Hanne B. (39 years old) is a single mother of four. She and her husband survived the 2012 Houla massacre, where only a few survived.[vi] Her husband, who left for Germany at the end of 2014 and received refugee status there, has been branded by the events. Not only he experienced the massacre, but he still carries bomb splitters in his body from those horrible days. “My husband is visiting a psychologist until today for what we went through in Syria. Only he knows what happened to him during that time. I just know, first they bombed the houses and when people ran out, the snipers opened fire. Many died. My husband’s father and mother died. They killed and raped. We ran away without shoes…”. Hanne fled Syria in 2015 with her three children after the family’s house got bombed. She gave birth to a fourth child in Turkey. Her smallest child was one year old when he crossed the Aegean in a small boat. “We arrived on Chios, on 9 March 2016. After ten days, we were sent to Athens by ferry. I stayed for three months in a tent in Piraeus port. Then, we got moved to Skaramangas camp. I tried for almost three months to call Skype to apply for family reunification. I finally applied on 2 November 2016. On 6 March, I got my acceptance.” Hanne is now waiting for more than 8 months to reunify with her husband. Meanwhile, she is living alone with four children in the camp. She feels there is no security for them. Hanne says: “There is a family whose child drowned here. I am afraid to let my children play outside. I just want to travel to my husband.”

Foaz M. (40 years old) from El Hasaka in Syria is in Greece together with his wife and three of the family’s four children. His 11-year-old daughter is alone in Germany. When they first tried to enter Europe their paths got violently separated in Bulgaria when the smuggler suddenly split the group in two and the parents were arrested and pushed-back to Turkey in 2015. For eight months, Foaz and his wife didn’t know if their daughter was alive or not. Then they received the news that she was in Germany. The family managed to finally enter Europe when they arrived on the Greek island of Chios on 10 March 2016. However, the Balkans corridor had closed and they got stuck. Foaz told us when we found him in Syntagma square: “Although we found the borders closed, in the beginning we attempted to go to Germany because of our little girl who was alone. But the living conditions at the border were very bad and we could not put our children’s lives in danger. We moved from Idomeni to Piraeus port where we stayed in a small tent for two months. Then, the authorities transferred us to Skaramangas camp. We attended the pre-registration in June/July 2016 and finally registered our asylum claim on 21 December 2016. The procedure takes too long. Our daughter in Germany is starting to forget her mother tongue. We miss each other. We have been apart for three years. We want to know when we will go to her.” The acceptance from Germany came on 10 May 2017. This week, the family will complete the six-month deadline. They say that the uncertainty is the worse. Foaz tells us: “Sometimes our daughter loses hope. She fears we might never come to her. We just want to be complete as a family again. We don’t care anymore about anything else. We want to put our heads on our pillows at night and sleep in peace all together.”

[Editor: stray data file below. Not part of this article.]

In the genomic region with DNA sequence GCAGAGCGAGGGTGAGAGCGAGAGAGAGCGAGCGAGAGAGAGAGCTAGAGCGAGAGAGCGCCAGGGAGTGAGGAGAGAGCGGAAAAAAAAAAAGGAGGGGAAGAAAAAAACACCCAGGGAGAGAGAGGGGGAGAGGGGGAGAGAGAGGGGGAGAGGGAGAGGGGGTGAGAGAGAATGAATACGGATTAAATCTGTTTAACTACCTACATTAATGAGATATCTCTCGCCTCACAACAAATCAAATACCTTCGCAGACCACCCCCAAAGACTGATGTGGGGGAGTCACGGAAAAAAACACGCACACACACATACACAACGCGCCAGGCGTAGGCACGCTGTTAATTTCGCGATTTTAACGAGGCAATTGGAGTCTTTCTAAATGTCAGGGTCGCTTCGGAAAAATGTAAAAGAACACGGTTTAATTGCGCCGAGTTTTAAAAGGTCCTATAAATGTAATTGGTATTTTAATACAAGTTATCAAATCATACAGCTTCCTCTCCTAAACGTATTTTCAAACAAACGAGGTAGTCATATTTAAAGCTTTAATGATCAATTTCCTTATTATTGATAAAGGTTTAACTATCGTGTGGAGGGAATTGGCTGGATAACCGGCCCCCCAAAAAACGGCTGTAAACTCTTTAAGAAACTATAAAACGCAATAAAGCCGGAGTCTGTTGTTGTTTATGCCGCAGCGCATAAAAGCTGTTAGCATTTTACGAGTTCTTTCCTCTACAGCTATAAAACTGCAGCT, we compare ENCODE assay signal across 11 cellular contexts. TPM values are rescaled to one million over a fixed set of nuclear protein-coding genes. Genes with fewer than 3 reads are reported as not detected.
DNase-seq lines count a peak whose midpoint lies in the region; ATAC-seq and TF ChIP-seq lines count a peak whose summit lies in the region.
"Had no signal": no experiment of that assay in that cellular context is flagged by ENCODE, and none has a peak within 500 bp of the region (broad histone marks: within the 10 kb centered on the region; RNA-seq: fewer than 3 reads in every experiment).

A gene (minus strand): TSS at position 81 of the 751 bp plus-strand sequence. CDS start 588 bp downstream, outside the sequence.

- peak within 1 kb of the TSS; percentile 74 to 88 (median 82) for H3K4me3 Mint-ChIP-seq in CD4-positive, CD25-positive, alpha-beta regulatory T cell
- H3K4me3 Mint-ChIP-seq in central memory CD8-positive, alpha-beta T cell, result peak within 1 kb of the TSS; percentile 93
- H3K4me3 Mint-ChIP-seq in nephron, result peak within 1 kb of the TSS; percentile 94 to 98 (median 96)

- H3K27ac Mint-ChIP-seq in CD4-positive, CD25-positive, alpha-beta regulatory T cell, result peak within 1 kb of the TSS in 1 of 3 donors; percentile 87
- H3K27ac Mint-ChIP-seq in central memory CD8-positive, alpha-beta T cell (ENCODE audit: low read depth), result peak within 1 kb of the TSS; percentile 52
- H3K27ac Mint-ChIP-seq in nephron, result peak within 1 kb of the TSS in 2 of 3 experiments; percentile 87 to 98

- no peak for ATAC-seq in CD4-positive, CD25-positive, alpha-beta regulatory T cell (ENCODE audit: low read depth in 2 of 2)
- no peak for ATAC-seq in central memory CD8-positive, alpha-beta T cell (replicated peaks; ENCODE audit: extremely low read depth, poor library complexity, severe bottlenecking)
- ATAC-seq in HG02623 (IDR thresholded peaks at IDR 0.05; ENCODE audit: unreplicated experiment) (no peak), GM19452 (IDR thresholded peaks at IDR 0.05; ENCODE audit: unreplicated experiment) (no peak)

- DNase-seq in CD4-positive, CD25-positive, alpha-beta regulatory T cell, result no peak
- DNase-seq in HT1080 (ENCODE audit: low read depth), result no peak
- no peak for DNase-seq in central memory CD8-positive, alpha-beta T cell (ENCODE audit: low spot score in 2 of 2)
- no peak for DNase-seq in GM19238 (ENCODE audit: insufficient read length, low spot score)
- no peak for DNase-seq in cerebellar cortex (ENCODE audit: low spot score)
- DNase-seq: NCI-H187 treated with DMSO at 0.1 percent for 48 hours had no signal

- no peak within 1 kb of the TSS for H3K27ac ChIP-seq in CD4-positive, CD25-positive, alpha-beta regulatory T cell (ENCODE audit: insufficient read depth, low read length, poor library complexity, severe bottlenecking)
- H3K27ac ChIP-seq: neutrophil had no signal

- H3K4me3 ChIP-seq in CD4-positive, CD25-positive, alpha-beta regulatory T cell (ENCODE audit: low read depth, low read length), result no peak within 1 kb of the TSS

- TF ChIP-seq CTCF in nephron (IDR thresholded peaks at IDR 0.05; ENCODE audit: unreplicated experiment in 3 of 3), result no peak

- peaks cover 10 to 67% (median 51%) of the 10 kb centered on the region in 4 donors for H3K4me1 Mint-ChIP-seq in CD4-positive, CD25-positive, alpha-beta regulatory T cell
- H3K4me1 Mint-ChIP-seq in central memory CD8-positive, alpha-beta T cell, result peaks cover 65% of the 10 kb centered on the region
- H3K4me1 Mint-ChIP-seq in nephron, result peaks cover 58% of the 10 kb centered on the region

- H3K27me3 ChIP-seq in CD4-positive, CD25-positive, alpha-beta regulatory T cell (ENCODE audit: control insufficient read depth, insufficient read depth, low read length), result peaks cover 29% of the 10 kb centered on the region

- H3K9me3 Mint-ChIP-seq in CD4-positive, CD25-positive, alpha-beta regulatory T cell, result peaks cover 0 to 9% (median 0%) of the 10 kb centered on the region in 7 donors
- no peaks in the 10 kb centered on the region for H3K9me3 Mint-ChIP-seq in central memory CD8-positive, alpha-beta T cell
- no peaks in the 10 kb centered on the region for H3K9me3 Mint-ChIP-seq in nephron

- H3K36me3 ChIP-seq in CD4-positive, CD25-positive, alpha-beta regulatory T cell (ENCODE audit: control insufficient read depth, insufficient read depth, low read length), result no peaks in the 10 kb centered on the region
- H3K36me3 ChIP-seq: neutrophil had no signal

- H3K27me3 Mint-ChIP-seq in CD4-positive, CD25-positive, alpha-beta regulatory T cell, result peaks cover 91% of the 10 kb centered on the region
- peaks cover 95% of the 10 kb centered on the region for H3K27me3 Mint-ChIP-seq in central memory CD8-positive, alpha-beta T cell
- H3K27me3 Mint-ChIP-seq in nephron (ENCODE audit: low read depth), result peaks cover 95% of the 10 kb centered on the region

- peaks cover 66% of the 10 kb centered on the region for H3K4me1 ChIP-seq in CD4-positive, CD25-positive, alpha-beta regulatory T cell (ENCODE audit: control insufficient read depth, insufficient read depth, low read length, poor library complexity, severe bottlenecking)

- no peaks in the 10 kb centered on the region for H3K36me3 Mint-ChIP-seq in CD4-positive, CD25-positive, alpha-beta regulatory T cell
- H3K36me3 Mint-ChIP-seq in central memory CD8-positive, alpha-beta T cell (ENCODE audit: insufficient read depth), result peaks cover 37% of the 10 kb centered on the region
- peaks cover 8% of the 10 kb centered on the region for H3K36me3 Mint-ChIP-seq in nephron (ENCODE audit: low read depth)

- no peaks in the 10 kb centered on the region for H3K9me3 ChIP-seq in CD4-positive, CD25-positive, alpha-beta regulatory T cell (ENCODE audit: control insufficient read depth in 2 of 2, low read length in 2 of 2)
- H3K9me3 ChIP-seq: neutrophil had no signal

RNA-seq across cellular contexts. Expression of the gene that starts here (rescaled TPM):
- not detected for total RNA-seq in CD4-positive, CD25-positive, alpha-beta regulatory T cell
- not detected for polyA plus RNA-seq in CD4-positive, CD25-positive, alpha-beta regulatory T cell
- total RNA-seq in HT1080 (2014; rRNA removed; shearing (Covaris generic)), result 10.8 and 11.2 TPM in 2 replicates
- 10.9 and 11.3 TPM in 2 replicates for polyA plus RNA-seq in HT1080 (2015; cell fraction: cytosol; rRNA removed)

Fidan B. (42 year-old) from Afrin is desperate to join her sick husband in Germany. Fidan and her three children stay in Skaramangas camp. Fidan says: “Me and my husband left Syria together. In Turkey, we got separated because there was not enough money for all of us to travel. I followed with our kids on 25 February 2016 and we arrived on Lesvos Island. From there, we got sent to a sports stadium in Kavala. We stayed there for two months and then I took my kids and we went to the port in Piraeus. After few days, the authorities transferred us to Skaramangas camp. I am living there now for nearly one and a half year.” Fidan’s husband suffers from PTSD, anxiety and depression and is visiting a psychologist in Germany. Fidan is very worried about his health. But she also feels a lot of stress for her children and their wellbeing. As she states, she cannot sleep well. “It is very difficult to be far from the father of your children. I am always worried about him and worried about my children’s safety. I also don’t feel safe. We rarely go out of our caravan (prefab house). I am afraid of new people coming to the camp who I don’t know.” Fidan received her acceptance on 1 March 2017. She is waiting now for more than eight months to travel to Germany. She says: “I don’t understand why we have to wait longer. Why we are not told when we will travel.”

Hyam A. (34 year old) is a single mother of six children. She comes from Aleppo. Her husband disappeared in Syria three years ago. Until today she doesn’t know what happened to him. Hyam and five of her children are waiting to reunify with Hyam’s 16-year-old son who has received a one-year protection status in Germany. She told us: “We escaped Syria in 2013. In 2016 we arrived on Chios island, Greece. From there, we went to Ritsona camp. I applied for asylum on 16 December 2016 and we got our acceptance to go to my sixth child on 27 April 2017. It is a month before our six month period expires and we ought to have been transferred to Germany, but we are still here in Greece.” After few months in Greece, the family started receiving threatening calls from an unknown person. Since then, Hyam’s 15-year-old daughter gets regular sudden panic attacks, suffering from breathing problems and tachycardia. “I am worried about my girl all the time. We have to go to the hospital very often. The camp we stayed was far from the hospitals. I just want my daughter to be healthy again. And I want us to be safe. We escaped war to find protection, but we are not safe here and we are not calm. We are still afraid”. According to Hyam, her daughter felt unsafe among the many people in the camp after these events. Even now, despite the fact that the family was offered accommodation in a flat, they cannot relax. “We were persecuted in Syria; we are persecuted now. The big refugee camps cannot provide security to refugees. You don’t know who is good and who is bad. If they cannot protect us here, why do they not let us travel to Germany?”

All photos copyright Salinia Stroux


[i] See:

[ii] See:

[iii] See:

[iv] See: Statistics provided by the German authorities to a question by MP Ulla Jelpke of Die Linke, concerning the period January 2017 to 20 September 2017.

[v] See: Recent answer of the German government to a question from MP Ulla Jelpke of Die Linke revealed, Document Nr. 9/129, 25 September 2017.

[vi] Houla is a region in Syria northwest of the city of Holms.